I was asked to tie some trout flies for a donor of a river conservation nonprofit (one I used to be the Development Director for) and I said “sure.”

Now I know it… I hate tying trout flies. I’ve been ruined. Not only can I not find all my materials, but the hooks are so small! How did I have room to put all the bug parts on an #18? Wing case? Damn.

I’ll buy my trout flies, gladly, from fly shops I visit and enjoy.

I’ll tie my saltwater flies, which I enjoy tying very much.

Jun 13

Sending my children off

I remember just a little while ago when they were nothing… just a collection of bits and pieces.

They had no form.

They had no purpose.

They were there, really, all along, just not assembled.

Then, I took out the thread, the joiner, the welder, and I started to wrap this in and then that. Each part has a purpose. Each part has a role to play. Some for flash, some for structure. Wraps and more wraps and snips and cuts.

Pauses. Evaluation.

Imagination. Picturing where they will be, how they will behave while they are out there, in the world, fulfilling their purpose.

My babies

My babies

These are going off to the Bahamas in someone else’s box for someone else’s bonefish, but I’m glad to play a part, to be part creator, to set my children free in the world to fulfill their destiny.


Apr 13

Picking the right fly

Deneki recently ran a post about picking the right bonefish fly. Worth a read.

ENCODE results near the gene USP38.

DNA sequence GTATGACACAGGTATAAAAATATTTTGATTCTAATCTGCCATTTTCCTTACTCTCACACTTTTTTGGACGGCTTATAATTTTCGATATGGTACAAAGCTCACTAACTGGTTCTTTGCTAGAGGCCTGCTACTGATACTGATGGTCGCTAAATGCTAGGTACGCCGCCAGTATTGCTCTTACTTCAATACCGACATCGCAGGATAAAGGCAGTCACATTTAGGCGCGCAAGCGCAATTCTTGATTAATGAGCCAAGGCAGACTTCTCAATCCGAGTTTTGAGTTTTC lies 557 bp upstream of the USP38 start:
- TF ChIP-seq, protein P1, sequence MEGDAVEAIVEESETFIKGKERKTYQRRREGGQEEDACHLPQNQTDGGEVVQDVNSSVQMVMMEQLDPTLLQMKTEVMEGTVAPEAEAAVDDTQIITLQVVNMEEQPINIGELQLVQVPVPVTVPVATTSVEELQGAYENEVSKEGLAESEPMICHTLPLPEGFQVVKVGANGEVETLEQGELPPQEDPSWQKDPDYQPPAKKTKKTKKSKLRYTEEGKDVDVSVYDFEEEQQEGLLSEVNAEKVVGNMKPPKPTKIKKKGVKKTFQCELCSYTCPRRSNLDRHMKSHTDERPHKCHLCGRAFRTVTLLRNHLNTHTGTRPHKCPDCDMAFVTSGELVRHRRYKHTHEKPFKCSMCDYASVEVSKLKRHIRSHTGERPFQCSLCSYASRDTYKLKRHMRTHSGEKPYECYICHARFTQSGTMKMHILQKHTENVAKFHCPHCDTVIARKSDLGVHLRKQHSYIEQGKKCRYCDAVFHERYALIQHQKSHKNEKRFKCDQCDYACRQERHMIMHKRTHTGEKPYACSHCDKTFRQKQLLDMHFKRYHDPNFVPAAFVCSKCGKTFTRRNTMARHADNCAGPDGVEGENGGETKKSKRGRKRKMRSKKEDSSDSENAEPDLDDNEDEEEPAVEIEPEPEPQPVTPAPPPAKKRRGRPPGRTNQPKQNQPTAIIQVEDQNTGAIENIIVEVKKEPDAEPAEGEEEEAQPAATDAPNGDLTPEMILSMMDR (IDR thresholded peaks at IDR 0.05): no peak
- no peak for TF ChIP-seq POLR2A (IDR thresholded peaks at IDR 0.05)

Now, that’s a real issue for people like me who walk out on the flats with 600 flies. If you only have a dozen flies, it is likely an easier decision tree.

The boxes.

The boxes.

Here’s how I usually pick a fly.

  • Depth. Deeper water required heavier flies. However, it seems, from my very limited experience, it is almost always bead-chain eyes. I have lead-eyes and mono-eyes and it is almost always the bead chains that win.
  • Big fish, big flies. Someone told me that and I bought it. Heading to Biscayne Bay I’ve been told I need 1/0’s. The bones of Belize require flies in the #6-#8. A #6 or #4 seems to go over well in most places.
  • Go with the pattern that has worked. Seems like a good call, no?
  • Never fish the stuff I haven’t fished before. That’s not a good thing, but I notice the flies I’ve tied but am unsure of… yeah, those don’t tend to make it out of the box. Sometimes I wish I would take more risks.
  • When in doubt… put on a Peterson’s Spawning Shrimp.

In the end…

  • Relax. It matters way less than we think it does… probably. Presentation over fly selection, within reason.


Mar 13

A tour of the boxes

I’m done tying… for now. I’ll need to tie more for Florida, but for this trip, I really can’t put much more in the boxes. I even added a generic box to my Cliff Box line up so I’d have a place to go. I’m guessing it is about 600 flies. I tied about 90% of these (I have a couple poppers, two crab flies and two different tarpon patterns I didn’t tie).

The boxes.

The boxes.


Nice lineup.

Nice lineup.

I'll be throwing some of these in GBI, 100%

I’ll be throwing some of these in GBI, 100%

Even some crabs in there.

Even some crabs in there.

A bit of everything

A bit of everything

Looking forward to putting some of these in the water.



Mar 13

Tying a Cuda Fly

A very interesting tie… and it is key you watch all the way to the end… all the way.



Mar 13

Tying up some meat

In Belize I threw a lot of #6 flies, and even some #8’s. As I look forward to the Florida trip, I’m tying up some meat for any Biscayne Bones we might come across. That means tying up flies up to a size 1/0.

That’s kind of mind boggling.


I shudder thinking about the size of a bonefish that would eat a 1/0.

One… frigging… ought.

Big ole flies

Big ole flies

What’s the biggest fly you’ve thrown at a bonefish??